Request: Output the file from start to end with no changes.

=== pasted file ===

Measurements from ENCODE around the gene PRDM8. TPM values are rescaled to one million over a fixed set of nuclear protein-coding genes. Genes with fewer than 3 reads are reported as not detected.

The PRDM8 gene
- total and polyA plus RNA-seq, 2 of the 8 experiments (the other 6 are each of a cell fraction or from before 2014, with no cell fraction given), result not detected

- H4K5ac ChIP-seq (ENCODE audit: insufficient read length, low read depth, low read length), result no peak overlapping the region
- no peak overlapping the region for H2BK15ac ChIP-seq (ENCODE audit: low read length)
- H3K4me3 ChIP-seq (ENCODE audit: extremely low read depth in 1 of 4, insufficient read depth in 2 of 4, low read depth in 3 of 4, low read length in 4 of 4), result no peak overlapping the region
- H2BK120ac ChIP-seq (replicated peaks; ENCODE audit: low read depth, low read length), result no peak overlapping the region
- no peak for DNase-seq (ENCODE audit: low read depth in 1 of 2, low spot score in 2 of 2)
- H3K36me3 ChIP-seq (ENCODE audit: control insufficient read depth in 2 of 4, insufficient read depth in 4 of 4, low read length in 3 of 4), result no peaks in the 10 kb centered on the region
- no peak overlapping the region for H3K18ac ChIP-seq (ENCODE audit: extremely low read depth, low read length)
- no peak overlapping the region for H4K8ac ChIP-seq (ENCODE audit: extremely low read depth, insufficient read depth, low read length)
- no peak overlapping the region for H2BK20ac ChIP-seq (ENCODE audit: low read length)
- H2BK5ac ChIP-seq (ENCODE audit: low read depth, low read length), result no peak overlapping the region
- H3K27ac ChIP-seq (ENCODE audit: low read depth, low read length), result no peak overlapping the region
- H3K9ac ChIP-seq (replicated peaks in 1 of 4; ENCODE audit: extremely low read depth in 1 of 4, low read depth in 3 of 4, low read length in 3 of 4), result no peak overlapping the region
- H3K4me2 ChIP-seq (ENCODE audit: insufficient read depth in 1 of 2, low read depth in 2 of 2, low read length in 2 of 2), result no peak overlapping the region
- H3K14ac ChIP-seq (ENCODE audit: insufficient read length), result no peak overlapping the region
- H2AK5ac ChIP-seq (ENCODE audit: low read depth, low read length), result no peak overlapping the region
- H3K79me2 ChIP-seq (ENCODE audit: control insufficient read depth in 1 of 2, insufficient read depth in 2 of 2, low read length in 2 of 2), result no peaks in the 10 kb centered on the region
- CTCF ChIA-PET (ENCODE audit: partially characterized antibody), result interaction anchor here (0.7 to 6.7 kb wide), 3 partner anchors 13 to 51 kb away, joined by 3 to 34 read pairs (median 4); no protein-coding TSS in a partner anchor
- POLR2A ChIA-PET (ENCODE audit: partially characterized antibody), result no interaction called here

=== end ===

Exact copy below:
Measurements from ENCODE around the gene PRDM8. TPM values are rescaled to one million over a fixed set of nuclear protein-coding genes. Genes with fewer than 3 reads are reported as not detected.

The PRDM8 gene
- total and polyA plus RNA-seq, 2 of the 8 experiments (the other 6 are each of a cell fraction or from before 2014, with no cell fraction given), result not detected

- H4K5ac ChIP-seq (ENCODE audit: insufficient read length, low read depth, low read length), result no peak overlapping the region
- no peak overlapping the region for H2BK15ac ChIP-seq (ENCODE audit: low read length)
- H3K4me3 ChIP-seq (ENCODE audit: extremely low read depth in 1 of 4, insufficient read depth in 2 of 4, low read depth in 3 of 4, low read length in 4 of 4), result no peak overlapping the region
- H2BK120ac ChIP-seq (replicated peaks; ENCODE audit: low read depth, low read length), result no peak overlapping the region
- no peak for DNase-seq (ENCODE audit: low read depth in 1 of 2, low spot score in 2 of 2)
- H3K36me3 ChIP-seq (ENCODE audit: control insufficient read depth in 2 of 4, insufficient read depth in 4 of 4, low read length in 3 of 4), result no peaks in the 10 kb centered on the region
- no peak overlapping the region for H3K18ac ChIP-seq (ENCODE audit: extremely low read depth, low read length)
- no peak overlapping the region for H4K8ac ChIP-seq (ENCODE audit: extremely low read depth, insufficient read depth, low read length)
- no peak overlapping the region for H2BK20ac ChIP-seq (ENCODE audit: low read length)
- H2BK5ac ChIP-seq (ENCODE audit: low read depth, low read length), result no peak overlapping the region
- H3K27ac ChIP-seq (ENCODE audit: low read depth, low read length), result no peak overlapping the region
- H3K9ac ChIP-seq (replicated peaks in 1 of 4; ENCODE audit: extremely low read depth in 1 of 4, low read depth in 3 of 4, low read length in 3 of 4), result no peak overlapping the region
- H3K4me2 ChIP-seq (ENCODE audit: insufficient read depth in 1 of 2, low read depth in 2 of 2, low read length in 2 of 2), result no peak overlapping the region
- H3K14ac ChIP-seq (ENCODE audit: insufficient read length), result no peak overlapping the region
- H2AK5ac ChIP-seq (ENCODE audit: low read depth, low read length), result no peak overlapping the region
- H3K79me2 ChIP-seq (ENCODE audit: control insufficient read depth in 1 of 2, insufficient read depth in 2 of 2, low read length in 2 of 2), result no peaks in the 10 kb centered on the region
- CTCF ChIA-PET (ENCODE audit: partially characterized antibody), result interaction anchor here (0.7 to 6.7 kb wide), 3 partner anchors 13 to 51 kb away, joined by 3 to 34 read pairs (median 4); no protein-coding TSS in a partner anchor
- POLR2A ChIA-PET (ENCODE audit: partially characterized antibody), result no interaction called here